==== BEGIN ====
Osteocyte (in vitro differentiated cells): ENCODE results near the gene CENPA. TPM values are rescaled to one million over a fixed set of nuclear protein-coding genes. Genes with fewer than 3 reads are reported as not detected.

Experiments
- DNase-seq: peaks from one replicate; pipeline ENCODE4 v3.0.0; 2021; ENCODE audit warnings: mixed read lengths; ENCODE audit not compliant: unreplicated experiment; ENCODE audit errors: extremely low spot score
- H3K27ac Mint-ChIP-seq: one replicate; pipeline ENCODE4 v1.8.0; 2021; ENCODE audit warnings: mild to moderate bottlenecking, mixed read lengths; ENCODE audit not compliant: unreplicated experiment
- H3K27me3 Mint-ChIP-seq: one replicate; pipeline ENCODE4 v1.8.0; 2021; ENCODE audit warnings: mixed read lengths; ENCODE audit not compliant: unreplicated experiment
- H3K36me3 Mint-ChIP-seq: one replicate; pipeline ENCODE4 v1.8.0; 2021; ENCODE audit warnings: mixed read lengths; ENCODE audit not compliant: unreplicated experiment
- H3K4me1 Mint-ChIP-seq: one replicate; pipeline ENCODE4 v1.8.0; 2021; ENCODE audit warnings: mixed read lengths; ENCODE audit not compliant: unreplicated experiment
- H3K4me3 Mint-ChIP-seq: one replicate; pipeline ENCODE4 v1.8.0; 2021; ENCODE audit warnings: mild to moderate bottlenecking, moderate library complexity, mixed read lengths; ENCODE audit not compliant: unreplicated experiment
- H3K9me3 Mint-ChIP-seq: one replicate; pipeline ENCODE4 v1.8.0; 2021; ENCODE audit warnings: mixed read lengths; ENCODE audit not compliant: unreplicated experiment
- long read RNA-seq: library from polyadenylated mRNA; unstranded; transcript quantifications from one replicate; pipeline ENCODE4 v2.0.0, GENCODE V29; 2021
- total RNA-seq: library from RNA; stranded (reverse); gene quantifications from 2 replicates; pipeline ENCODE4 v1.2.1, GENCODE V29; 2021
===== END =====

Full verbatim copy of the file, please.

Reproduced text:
Osteocyte (in vitro differentiated cells): ENCODE results near the gene CENPA. TPM values are rescaled to one million over a fixed set of nuclear protein-coding genes. Genes with fewer than 3 reads are reported as not detected.

Experiments
- DNase-seq: peaks from one replicate; pipeline ENCODE4 v3.0.0; 2021; ENCODE audit warnings: mixed read lengths; ENCODE audit not compliant: unreplicated experiment; ENCODE audit errors: extremely low spot score
- H3K27ac Mint-ChIP-seq: one replicate; pipeline ENCODE4 v1.8.0; 2021; ENCODE audit warnings: mild to moderate bottlenecking, mixed read lengths; ENCODE audit not compliant: unreplicated experiment
- H3K27me3 Mint-ChIP-seq: one replicate; pipeline ENCODE4 v1.8.0; 2021; ENCODE audit warnings: mixed read lengths; ENCODE audit not compliant: unreplicated experiment
- H3K36me3 Mint-ChIP-seq: one replicate; pipeline ENCODE4 v1.8.0; 2021; ENCODE audit warnings: mixed read lengths; ENCODE audit not compliant: unreplicated experiment
- H3K4me1 Mint-ChIP-seq: one replicate; pipeline ENCODE4 v1.8.0; 2021; ENCODE audit warnings: mixed read lengths; ENCODE audit not compliant: unreplicated experiment
- H3K4me3 Mint-ChIP-seq: one replicate; pipeline ENCODE4 v1.8.0; 2021; ENCODE audit warnings: mild to moderate bottlenecking, moderate library complexity, mixed read lengths; ENCODE audit not compliant: unreplicated experiment
- H3K9me3 Mint-ChIP-seq: one replicate; pipeline ENCODE4 v1.8.0; 2021; ENCODE audit warnings: mixed read lengths; ENCODE audit not compliant: unreplicated experiment
- long read RNA-seq: library from polyadenylated mRNA; unstranded; transcript quantifications from one replicate; pipeline ENCODE4 v2.0.0, GENCODE V29; 2021
- total RNA-seq: library from RNA; stranded (reverse); gene quantifications from 2 replicates; pipeline ENCODE4 v1.2.1, GENCODE V29; 2021